State Rep. Sondy Pope (D-Middleton) was threatened with arrest Tuesday for watching the Solidarity Sing Along from the floor above the noontime protest.
Tia Nelson, executive secretary of the Board of Commissioners of Public Lands, who was standing with Pope, was also threatened with arrest.
Nelson said she had stopped to observe the sing-along after leaving a meeting at the Capitol.
"I was told [by a Capitol Police officer] that if I didn't move I was subject to arrest," said Nelson. "They were also telling tourists that."
Nelson said she had no idea she would be subject to arrest just for observing the protest, which has targeted Gov. Scott Walker's policies each weekday at the Capitol since March 11, 2011.
"I've never joined the protest. I'm here doing my work."
Officer Andrew Hyatt was circling the upper level of the Rotunda on Tuesday, warning observers that the chief of police considered the sing-along an unlawful gathering and therefore spectators were subject to arrest.
"Whether singing or observing, everyone is subject to arrest," he told one observer. When asked to define the parameters in which observers were subject to arrest, Hyatt said "in this area."
Capitol Police Chief David Erwin maintains that participants in the Solidarity Sing Along need a permit to gather in the Capitol Rotunda.
Pope said she didn't say anything to the Capitol Police officer who threatened her with arrest, but she did leave her spot by the banister. "As a legislator I swore to uphold the Constitution of the United States. I think what [the police] are doing is unconstitutional. How can you arrest me for observing?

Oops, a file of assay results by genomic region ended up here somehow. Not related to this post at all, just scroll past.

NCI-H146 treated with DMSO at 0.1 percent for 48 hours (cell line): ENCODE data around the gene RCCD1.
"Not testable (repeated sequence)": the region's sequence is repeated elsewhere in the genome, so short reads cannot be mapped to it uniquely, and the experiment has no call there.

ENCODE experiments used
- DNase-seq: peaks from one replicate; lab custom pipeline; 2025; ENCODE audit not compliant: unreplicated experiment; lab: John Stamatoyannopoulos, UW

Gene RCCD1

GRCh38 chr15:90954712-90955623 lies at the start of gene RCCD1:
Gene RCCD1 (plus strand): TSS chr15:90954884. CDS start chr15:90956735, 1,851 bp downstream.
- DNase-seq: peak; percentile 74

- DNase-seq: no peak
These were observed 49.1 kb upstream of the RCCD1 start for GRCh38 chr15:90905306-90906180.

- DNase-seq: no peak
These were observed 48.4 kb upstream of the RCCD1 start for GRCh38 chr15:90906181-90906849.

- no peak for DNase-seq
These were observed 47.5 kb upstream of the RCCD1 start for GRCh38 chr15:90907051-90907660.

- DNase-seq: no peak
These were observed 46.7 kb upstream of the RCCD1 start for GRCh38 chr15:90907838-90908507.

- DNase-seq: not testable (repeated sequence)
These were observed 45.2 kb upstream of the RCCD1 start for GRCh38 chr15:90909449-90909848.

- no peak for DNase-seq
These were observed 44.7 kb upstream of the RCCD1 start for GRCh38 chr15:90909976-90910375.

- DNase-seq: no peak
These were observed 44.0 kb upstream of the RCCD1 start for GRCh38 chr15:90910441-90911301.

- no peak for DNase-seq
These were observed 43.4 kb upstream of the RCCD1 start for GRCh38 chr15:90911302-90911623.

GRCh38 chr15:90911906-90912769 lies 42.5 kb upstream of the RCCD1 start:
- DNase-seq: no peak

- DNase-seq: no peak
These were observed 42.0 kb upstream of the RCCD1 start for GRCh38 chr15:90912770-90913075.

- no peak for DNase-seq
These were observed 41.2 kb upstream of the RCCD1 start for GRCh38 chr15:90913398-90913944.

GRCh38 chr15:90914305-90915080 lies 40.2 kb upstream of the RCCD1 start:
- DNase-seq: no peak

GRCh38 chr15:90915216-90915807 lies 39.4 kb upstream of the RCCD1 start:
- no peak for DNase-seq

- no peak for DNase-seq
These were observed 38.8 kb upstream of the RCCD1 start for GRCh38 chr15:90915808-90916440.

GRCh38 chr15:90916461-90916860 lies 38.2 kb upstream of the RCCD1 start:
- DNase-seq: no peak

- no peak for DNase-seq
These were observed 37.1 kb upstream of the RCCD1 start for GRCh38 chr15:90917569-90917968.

"I have a duty to observe what is happening to my constituents who are expressing their discontent," Pope added. "How can I be arrested for that?"
Pope said she is sickened by the "heavy-handed" approach of the Capitol Police and GOP administration. She noted an email sent July 29 by Assembly Chief Clerk Patrick Fuller to Assembly lawmakers advising them that, per the recommendation of the Capitol Police, they and their staff should "stay clear of protest areas as they occur in the Capitol building to protect people working and visiting the state Capitol."
Pope said she worries about the impression those visitors will take away of Wisconsin.
"I know there are tourists here. What must they think of this state?"
Pope and Nelson are not the first observers of the Sing Along to be threatened with arrest. A video by Arthur Kohl-Riggs of the July 26 sing-along documents Capitol Police warning observers they are subject to arrest.
Stephanie Marquis, spokesperson for the Department of Administration, which oversees the Capitol Police, did not respond to calls seeking confirmation of any actual arrests made of observers of the sing-along.
Kohl-Riggs, a daily presence at the sing-along, said that among those cited Tuesday were two individuals videotaping the proceedings on the floor of the Rotunda. But he did not know of anyone cited specifically for observing. He said that every time he asked Capitol Police for clarification on who was subject to arrest, he was told that "spectators are considered participants."
More than 100 citations have been issued to Sing Along protesters by Capitol police since a new round of arrests began at the Capitol two weeks ago. That is in addition to the more than 200 citations that had already been issued since July 2012.